• Why did they lack the competence? Because they had not enough funding to acquire it.

Alas! We ended up making a circular argument. That can happen with any failure explanation, as can coming up with a different root cause. In a team of many, while also considering several stakeholders, it is common that people’s explanations to cause and effect vary a great deal. It is just a feature of social reality that we have a hard time of finding unambiguity.


In general, it is hard to dissect cause and effect. Human beings are inclined to form narratives where they choose a dominant explanation and discard others. By acknowledging a multi-layered view on failure, one can examine a business case by applying different lenses one after another. This includes interviewing different stakeholder groups and understanding multiple perspectives ranging from individual to structural issues.

There are no easy answers as to why a particular company succeeds or fails, even though the human mind and various success stories would lead you to believe so!

Belief systems and human action

What people believe, sometimes because real because of that.

1. Introduction. People are driven by beliefs and assumptions. We all make assumptions and use simplified thinking to cope with complexities of daily life. These include stereotypes, heuristical decision-making, and many forms of cognitive biases we’re all subject to. Because information individuals have is inherently limited as are their cognitive capabilities, our way of rational thinking is naturally bounded (Simon, 1956).

2. Belief systems. I want to talk about what I call “belief systems”. They can be defined as a form of shared thinking by a community or a niche of people. Some general characterizations follow. First, belief systems are characterized by common language (vocabulary) and shared way of thinking. Sociologists could define them as communities or sub-cultures, but I’m not using that term because it is usually associated with shared norms and values which do not matter in the context I refer to in this post.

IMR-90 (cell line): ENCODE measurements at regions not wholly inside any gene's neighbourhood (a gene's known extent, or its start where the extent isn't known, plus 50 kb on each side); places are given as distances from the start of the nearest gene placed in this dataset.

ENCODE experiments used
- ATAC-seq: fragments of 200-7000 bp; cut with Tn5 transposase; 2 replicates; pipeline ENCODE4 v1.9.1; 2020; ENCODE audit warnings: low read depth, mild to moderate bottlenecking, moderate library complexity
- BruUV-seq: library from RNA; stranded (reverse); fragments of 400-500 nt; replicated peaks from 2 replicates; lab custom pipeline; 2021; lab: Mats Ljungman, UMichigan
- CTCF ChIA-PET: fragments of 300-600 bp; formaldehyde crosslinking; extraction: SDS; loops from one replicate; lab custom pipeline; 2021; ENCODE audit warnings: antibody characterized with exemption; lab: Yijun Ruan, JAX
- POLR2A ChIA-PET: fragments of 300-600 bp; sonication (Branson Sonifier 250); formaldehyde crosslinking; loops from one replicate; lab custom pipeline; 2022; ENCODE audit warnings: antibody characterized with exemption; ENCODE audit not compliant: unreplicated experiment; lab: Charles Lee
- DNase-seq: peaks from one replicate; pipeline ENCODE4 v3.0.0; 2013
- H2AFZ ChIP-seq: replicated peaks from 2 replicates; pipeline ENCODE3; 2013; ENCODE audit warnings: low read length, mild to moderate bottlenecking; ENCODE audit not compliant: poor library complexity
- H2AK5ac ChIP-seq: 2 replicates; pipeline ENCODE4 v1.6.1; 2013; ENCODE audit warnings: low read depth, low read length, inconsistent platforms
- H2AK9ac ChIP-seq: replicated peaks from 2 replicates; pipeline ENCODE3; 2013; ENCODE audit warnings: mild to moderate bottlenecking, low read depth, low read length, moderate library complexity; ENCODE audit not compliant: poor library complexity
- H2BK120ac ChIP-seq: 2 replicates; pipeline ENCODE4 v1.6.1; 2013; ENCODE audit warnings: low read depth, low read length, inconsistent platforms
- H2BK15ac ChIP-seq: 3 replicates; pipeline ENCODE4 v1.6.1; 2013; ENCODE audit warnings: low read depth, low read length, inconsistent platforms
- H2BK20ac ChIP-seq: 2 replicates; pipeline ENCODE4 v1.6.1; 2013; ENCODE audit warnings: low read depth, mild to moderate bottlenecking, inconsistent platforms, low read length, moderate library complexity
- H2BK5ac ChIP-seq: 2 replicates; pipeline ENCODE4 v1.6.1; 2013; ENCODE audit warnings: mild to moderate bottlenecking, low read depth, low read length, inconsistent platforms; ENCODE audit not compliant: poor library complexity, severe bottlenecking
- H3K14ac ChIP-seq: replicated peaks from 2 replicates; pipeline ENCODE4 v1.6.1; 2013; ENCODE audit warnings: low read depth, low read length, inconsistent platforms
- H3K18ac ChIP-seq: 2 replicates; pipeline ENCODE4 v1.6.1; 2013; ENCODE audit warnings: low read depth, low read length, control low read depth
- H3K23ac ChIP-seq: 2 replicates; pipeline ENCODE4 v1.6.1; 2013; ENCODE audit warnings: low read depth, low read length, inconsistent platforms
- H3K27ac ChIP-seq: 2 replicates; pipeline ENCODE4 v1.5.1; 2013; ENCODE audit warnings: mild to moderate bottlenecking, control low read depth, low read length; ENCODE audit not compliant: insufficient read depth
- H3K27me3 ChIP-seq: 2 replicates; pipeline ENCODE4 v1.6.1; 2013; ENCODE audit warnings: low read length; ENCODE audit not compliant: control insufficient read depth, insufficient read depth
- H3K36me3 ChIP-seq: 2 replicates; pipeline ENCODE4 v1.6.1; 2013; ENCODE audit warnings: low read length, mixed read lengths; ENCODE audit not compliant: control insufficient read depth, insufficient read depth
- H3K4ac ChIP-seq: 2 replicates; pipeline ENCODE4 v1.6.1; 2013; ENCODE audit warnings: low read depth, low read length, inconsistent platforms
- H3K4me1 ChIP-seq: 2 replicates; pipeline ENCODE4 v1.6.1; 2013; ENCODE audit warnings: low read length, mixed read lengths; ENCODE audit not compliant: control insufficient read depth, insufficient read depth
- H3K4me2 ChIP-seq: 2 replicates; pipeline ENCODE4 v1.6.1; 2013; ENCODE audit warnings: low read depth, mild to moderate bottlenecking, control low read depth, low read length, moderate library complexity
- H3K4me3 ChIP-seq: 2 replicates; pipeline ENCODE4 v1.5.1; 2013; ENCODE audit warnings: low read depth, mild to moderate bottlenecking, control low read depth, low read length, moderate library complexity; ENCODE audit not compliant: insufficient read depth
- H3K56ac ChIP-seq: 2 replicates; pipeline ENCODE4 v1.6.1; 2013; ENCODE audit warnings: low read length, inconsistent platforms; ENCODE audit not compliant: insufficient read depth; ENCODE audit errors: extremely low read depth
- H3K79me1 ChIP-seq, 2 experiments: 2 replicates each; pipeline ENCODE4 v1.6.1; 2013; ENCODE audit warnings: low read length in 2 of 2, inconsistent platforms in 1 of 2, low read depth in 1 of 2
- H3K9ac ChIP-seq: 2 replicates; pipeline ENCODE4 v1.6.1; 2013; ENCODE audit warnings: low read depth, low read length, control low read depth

3. Advantages and disadvantages. Second, the main advantage of belief systems is efficient communication, because all members share the belief system and are therefore privy to the meaning of specific terms and concepts. The main disadvantage of belief systems is the so-called tunnel vision which restricts the members adopting a belief system to seek or accept alternative ways of thinking. Both the main advantage and the main disadvantage result from the same principle: the necessity of simplicity. What I mean by that is that if a belief system is not parsimonious enough, it is not effective in communication but might escape tunnel vision (and vice versa).

4. Adoption of belief systems. For a belief system to spread, it is subject to the laws of network diffusion (Katz & Shapiro, 1985). The more people have adopted a belief system, the more valuable it becomes for an individual user. This encourages further adoption as a form of virtuous cycle. Simplicity enhances diffusion – a complex system is most likely not adopted by a critical mass of people. “Critical mass” refers here to the number of people sharing the belief system needed for additional members to adopt a belief system. Although this may not be any single number since the utility functions controlling the adoption are not uniformly distributed among individuals; there is an underlying assumption that belief systems are social by nature. If not enough people adopt a belief system, it is not remarkable enough to drive human action at a meaningful scale.